Analysis was performed using SPM8 (http://www.fil.ion.ucl.ac.uk/spm, Wellcome Trust Centre for Neuroimaging, London, UK). The first four volumes of each run were discarded to allow for scanner equilibration. Preprocessing consisted of realignment through rigid-body registration to correct for head motion, slice timing correction to the onset of the first slice, coregistration of the functional and anatomical images and normalization to a standard T1 template centered in MNI space by using linear and nonlinear parameters and resampling at an isotropic voxel size of 2 mm. Normalized images were smoothed with a Gaussian kernel with a full-width at half-maximum of 8 mm. A high-pass filter (cutoff, 128 s) was applied to remove low-frequency signals, such as scanner drift. The ensuing preprocessed fMRI time series were analyzed on a subject-by-subject basis using an event-related approach in the context of the general linear model.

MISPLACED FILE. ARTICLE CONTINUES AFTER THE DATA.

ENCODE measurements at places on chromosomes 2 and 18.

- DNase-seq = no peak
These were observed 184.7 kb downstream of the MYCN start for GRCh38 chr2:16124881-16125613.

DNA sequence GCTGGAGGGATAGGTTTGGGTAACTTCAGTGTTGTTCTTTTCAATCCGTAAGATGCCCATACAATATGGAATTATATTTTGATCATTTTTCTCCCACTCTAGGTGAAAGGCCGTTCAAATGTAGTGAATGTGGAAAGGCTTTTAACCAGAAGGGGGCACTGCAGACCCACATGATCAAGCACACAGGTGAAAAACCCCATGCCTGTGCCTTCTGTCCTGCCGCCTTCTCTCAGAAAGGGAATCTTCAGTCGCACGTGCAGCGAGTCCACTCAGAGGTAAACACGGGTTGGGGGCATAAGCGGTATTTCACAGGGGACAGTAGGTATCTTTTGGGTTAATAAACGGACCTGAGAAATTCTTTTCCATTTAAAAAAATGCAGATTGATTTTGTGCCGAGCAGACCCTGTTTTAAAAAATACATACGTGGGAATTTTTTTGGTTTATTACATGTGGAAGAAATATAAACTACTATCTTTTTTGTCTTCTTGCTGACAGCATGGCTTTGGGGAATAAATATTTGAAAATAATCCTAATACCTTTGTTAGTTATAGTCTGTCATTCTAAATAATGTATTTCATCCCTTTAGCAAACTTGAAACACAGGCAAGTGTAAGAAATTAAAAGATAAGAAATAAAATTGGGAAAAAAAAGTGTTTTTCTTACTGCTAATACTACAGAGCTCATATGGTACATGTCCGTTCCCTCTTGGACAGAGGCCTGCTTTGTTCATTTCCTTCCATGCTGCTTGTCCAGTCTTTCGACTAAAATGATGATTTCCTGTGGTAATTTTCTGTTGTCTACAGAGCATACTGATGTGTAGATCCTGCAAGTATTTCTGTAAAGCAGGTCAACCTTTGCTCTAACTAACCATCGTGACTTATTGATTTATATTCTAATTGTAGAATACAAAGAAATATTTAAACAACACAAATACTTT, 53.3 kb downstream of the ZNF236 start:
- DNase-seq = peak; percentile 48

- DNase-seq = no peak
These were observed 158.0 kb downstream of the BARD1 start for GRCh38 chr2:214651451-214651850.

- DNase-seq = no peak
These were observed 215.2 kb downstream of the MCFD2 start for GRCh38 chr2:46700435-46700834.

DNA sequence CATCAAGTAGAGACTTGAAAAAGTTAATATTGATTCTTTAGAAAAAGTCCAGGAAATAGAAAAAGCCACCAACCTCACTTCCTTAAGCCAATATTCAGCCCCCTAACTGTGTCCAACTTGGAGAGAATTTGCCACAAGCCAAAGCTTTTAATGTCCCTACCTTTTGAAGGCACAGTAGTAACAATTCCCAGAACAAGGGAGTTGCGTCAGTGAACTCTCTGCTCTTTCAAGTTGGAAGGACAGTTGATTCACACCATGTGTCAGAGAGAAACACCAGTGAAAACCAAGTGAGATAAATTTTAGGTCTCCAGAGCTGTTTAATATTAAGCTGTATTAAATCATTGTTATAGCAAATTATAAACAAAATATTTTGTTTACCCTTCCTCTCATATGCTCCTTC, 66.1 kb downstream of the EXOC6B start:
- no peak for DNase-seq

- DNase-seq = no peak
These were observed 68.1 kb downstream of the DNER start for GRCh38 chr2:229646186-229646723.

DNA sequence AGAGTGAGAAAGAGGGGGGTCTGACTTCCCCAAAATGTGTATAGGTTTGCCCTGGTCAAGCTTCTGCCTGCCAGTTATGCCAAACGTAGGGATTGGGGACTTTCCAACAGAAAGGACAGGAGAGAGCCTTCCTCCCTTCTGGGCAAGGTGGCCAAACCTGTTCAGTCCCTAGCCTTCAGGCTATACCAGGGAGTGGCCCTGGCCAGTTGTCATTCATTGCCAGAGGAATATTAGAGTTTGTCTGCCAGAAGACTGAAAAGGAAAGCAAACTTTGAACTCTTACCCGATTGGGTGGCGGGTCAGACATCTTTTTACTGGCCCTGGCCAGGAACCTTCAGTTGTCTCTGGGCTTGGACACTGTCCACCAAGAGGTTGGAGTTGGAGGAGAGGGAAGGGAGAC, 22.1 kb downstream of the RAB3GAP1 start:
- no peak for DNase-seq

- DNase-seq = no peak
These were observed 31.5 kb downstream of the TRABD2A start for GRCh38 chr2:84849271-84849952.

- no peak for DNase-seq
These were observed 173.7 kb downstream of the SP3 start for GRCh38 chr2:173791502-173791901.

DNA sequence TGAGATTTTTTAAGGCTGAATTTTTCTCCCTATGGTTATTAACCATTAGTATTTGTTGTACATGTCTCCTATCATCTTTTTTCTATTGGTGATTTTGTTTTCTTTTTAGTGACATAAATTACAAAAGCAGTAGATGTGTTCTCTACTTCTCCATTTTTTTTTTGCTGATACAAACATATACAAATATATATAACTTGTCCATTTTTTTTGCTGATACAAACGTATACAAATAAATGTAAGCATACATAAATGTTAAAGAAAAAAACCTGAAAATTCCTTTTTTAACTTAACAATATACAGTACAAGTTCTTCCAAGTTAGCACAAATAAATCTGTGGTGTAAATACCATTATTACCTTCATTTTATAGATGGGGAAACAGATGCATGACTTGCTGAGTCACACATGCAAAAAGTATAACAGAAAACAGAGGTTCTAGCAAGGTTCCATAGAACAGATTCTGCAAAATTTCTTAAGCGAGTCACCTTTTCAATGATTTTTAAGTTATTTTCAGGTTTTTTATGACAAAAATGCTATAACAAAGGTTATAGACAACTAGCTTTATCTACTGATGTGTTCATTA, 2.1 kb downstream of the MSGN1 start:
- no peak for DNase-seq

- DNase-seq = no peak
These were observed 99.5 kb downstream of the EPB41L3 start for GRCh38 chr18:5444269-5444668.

Regressors for the first-level analysis were obtained by convolving the unit impulse time series for each condition with the canonical hemodynamic response function. We modeled the 24 different conditions of the experiment [motion type (2) × word type (3) × visual field (2) × awareness (2)] separately for each of the two sessions. We did not compare the effects of non-motion words with motion words because the former were less frequent and occurred more often in catch trials. Catch trials and resting periods were each modeled as a regressor of no interest, as were head motion parameters45. For the localizers, we used the same procedure. Both localizers used a block design. The motion localizer had seven conditions and block duration of 16 s. The language localizer had five conditions and block duration of 15 s.